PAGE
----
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John (IIA)

The Partner


EduSport Foundation is Zambia’s most prominent sports & community development NGO. It was founded in 1999 in response to identified gaps in opportunities for communities to participate in sport and for youth empowerment.


The Volunteer

John (IIA) Name
John (IIA)
Grant Thornton
Associate Director
John had always had an ambition to travel and use his accounting skills for a more worthwhile cause. He had qualified as an IIA member and was working at Grant Thornton when he moved to Australia and he thought this might be the perfect time to explore volunteering opportunities.
John approached AfID and was keen to understand how his skills could be best utilised. He decided on a placement in Zambia in Africa at a small local charity called EduSport; a prominent sports and community development organisation. It was founded in 1999 to boost the local community’s participation in sport and to use sporting projects to empower disaffected youth.
So, in 2011, John flew to Lusaka to begin his assignment. 
The Assignment Brief:
The focus of the assignment was to develop and enhance the accounting skills of the local finance team at Edusport. John was also to help with the development of the organisation’s financial management and reporting capacity to build better relations with their current donors and provide the assurance needed to attract new donor organisations.
Q: How did you add value?
A: I trained local staff in many accounting related matters, such as helping them maintain adequate accounting records, use accounting software, prepare budgets and monitor their cash flow effectively. In addition I helped I added value in the following ways:

·         Identifying financial risks and threats to the organisation
·         Producing policies and guidance to mitigate these risks
·         Providing admin and other office support
·         Training the team in  basic IT skills
·         Assisting with donor communications and  relations
·         Assisting with funding proposals and donor applications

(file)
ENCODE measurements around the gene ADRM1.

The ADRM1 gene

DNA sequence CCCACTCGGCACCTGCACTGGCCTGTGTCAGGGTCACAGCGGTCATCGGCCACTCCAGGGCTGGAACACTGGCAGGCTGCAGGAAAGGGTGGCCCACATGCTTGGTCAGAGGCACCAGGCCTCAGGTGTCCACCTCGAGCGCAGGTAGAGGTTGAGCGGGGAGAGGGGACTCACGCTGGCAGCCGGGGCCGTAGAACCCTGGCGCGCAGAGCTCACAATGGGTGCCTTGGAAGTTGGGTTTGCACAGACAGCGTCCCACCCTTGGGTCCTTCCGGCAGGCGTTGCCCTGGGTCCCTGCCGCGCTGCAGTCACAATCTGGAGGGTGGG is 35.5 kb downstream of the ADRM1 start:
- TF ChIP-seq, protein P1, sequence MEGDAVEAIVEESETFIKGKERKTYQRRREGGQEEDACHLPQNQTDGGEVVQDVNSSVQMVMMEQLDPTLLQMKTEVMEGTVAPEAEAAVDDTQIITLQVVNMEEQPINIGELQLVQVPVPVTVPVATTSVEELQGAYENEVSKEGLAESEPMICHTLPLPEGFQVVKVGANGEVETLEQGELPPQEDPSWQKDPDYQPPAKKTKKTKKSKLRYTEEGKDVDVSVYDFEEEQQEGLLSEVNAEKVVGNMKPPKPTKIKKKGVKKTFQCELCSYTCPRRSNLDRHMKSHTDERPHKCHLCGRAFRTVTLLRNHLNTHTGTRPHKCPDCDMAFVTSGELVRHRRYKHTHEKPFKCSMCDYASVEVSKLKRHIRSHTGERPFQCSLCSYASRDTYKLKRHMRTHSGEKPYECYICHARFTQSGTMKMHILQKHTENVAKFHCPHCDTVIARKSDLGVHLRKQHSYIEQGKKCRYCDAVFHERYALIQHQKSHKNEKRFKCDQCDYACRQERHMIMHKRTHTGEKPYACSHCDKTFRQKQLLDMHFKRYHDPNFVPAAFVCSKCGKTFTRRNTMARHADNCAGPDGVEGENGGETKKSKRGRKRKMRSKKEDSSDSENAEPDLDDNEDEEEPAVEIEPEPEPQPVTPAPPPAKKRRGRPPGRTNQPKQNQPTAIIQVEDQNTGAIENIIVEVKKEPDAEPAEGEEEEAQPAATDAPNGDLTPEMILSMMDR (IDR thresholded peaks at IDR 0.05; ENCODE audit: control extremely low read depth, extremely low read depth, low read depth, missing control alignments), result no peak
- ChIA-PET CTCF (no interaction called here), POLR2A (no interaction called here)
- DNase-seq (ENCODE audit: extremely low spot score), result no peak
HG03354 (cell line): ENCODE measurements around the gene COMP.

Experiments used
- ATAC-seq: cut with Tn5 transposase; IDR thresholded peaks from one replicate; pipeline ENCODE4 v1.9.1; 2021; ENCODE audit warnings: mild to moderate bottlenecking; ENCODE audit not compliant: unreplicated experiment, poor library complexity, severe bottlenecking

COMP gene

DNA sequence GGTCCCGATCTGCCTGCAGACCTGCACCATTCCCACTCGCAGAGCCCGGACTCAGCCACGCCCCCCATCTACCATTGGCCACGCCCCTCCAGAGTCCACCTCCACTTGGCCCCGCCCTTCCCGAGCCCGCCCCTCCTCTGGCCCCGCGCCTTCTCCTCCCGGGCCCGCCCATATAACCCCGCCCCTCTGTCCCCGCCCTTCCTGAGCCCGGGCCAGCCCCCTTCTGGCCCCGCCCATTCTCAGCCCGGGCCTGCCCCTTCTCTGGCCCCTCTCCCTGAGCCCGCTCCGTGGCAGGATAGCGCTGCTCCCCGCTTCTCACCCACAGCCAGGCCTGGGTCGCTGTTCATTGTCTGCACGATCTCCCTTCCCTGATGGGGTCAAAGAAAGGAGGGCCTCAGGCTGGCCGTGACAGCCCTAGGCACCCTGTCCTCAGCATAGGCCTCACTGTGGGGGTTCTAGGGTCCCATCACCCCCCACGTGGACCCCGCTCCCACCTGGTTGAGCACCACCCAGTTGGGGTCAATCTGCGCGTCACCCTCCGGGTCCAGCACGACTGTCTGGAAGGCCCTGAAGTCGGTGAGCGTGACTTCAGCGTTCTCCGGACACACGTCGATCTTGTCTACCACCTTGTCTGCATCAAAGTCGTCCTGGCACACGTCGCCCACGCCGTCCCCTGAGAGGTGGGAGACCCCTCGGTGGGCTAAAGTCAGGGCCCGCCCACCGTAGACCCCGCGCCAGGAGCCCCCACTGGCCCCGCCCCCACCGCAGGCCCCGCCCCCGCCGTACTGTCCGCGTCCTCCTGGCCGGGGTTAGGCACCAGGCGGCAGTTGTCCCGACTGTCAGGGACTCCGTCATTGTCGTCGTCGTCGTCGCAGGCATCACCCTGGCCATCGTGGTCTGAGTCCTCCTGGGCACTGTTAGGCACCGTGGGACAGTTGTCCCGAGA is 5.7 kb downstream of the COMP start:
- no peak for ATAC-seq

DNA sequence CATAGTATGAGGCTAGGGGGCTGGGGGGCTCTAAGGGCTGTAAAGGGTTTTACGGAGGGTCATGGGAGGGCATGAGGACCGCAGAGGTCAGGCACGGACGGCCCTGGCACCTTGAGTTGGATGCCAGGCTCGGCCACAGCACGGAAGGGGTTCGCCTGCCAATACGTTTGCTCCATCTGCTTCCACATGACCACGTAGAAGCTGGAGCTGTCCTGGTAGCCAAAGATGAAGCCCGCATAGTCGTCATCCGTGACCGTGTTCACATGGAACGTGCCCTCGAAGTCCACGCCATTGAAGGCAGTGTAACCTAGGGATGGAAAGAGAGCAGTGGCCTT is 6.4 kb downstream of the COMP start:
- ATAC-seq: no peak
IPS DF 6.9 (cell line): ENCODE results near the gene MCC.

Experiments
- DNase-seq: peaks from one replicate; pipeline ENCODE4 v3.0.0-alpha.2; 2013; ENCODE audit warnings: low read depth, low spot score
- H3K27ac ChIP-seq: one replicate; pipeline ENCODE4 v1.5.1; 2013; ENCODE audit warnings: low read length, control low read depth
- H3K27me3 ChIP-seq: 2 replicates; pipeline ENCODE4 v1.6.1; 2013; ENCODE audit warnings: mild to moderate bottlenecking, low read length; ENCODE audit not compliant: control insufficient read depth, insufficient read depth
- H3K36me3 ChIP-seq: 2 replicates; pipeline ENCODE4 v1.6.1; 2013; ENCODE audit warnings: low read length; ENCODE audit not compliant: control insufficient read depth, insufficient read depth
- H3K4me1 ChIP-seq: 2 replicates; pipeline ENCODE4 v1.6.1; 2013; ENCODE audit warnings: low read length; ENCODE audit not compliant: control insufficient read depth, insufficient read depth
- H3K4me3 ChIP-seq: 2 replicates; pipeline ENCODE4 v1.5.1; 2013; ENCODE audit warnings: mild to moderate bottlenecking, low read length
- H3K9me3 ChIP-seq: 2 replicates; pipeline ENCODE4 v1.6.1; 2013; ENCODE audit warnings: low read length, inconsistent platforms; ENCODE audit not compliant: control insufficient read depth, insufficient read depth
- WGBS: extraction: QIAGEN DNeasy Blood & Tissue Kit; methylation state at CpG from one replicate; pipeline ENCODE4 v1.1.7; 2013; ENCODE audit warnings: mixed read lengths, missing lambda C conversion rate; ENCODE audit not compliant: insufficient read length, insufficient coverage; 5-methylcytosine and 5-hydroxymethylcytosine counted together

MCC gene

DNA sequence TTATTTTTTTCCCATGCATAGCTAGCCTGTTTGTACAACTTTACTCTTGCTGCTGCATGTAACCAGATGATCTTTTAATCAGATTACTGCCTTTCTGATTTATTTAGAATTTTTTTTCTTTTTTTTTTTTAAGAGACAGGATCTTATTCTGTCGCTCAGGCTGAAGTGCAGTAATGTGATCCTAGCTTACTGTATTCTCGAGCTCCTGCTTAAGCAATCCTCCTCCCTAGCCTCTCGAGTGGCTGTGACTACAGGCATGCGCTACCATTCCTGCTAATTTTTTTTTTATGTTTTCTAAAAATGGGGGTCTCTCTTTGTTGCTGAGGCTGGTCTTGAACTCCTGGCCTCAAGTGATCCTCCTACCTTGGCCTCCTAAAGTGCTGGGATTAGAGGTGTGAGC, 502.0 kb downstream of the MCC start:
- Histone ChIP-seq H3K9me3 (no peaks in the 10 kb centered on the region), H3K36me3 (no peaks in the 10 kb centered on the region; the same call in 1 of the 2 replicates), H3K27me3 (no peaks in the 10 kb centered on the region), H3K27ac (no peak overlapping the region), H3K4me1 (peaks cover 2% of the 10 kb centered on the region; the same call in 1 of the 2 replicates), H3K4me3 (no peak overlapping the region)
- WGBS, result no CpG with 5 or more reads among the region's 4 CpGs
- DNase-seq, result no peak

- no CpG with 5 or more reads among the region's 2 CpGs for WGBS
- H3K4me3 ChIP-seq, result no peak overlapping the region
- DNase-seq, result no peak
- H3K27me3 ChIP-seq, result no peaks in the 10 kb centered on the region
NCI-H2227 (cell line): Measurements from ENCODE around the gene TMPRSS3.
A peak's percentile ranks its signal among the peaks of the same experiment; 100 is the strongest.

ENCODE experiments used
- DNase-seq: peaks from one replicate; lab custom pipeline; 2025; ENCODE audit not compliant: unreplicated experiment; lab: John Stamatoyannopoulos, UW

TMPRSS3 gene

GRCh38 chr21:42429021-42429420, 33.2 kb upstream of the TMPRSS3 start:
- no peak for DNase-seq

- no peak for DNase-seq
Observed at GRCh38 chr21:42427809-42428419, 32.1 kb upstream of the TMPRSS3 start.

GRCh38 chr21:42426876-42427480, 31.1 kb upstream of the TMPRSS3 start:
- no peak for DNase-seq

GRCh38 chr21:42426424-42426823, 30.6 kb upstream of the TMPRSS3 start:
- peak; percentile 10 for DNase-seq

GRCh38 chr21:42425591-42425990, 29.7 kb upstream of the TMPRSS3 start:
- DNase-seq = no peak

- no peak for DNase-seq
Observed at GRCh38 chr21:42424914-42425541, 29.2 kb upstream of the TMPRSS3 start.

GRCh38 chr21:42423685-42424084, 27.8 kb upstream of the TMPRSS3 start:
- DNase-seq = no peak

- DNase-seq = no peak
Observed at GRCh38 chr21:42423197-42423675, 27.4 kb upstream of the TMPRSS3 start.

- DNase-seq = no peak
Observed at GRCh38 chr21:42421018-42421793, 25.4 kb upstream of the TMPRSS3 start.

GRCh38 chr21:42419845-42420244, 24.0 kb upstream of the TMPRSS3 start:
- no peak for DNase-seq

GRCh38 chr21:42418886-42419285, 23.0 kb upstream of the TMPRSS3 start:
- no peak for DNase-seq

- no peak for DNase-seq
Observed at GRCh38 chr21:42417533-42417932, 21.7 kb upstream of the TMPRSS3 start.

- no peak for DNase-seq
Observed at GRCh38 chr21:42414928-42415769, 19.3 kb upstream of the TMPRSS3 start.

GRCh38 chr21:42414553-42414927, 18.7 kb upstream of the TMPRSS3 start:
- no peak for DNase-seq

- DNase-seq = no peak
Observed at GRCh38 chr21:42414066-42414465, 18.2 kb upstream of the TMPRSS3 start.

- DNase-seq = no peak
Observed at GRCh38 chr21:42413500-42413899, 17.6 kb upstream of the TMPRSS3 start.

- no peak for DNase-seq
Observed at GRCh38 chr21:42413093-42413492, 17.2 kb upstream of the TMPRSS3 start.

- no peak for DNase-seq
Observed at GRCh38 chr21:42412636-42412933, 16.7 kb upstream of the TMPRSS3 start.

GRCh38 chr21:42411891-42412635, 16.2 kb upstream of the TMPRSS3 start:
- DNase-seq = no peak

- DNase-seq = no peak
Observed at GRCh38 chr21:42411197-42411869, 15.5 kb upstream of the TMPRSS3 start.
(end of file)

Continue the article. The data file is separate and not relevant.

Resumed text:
·         Downloading and set up of IT software
·         Attending Edusports events and actively participating with their projects
Q: Did you find your IIA training and qualification was relevant?

A: Internal auditors specifically & systematically review systems and operations. These reviews (audits) are aimed at identifying how well risks are managed including whether the right processes are in place, and whether agreed procedures are being adhered to. Audits can also identify areas where efficiencies or innovations might be made. The nature of this work aids volunteers with an internal audit background as they have the skills to identify accounting systems and control gaps at the NGO and can train and support the local staff on how to fill these gaps. Much of the work I did in Africa drew on my IIA qualification and actually expanded on my experience. I had to identify risks, review and enhance accounting and operating environments and create policies to prevent issues arising in the future, including a disaster recovery plan.
Q: How was your internal audit training transferable in this field?

A: I think the answer to this could be for any professional training in internal audit, external audit, business services. Training within these fields gives you the following key and very transferable skills;

·         Strong analytical and critical thinking skills
·         Strong written and verbal communication skills
·         Good general IT skills
·         An appreciation of risk management
·         Business acumen/commercial reasoning which will assist with dealing with donors
During the training for internal audit/IIA/CA/ACCA/CPA there is a requirement to have 3 years practical experience with a professional services firm or in industry.  During this period you gain a strong knowledge of the above skills which I believe can help volunteers in the field to problem solve any issues that arise. 

Q: What’s the big difference between a commercial assignment and one of this nature? And what are the pros and cons to you, the volunteer.

A: The biggest difference between a commercial assignment and a volunteer assignment is difficult to pin point.  I suppose you have a more personal investment in a volunteer assignment and [you] are typically playing a lead role with minimal help, so need to get more involved/ hands on. 
Given you are motivated to do volunteer work from a personal perspective rather than being incentivised through a commercial role you probably don’t care stepping back down into the detail than if you were on a commercial assignment.  Depending on the nature of it, you may or may not be under as much time pressure as a commercial assignment.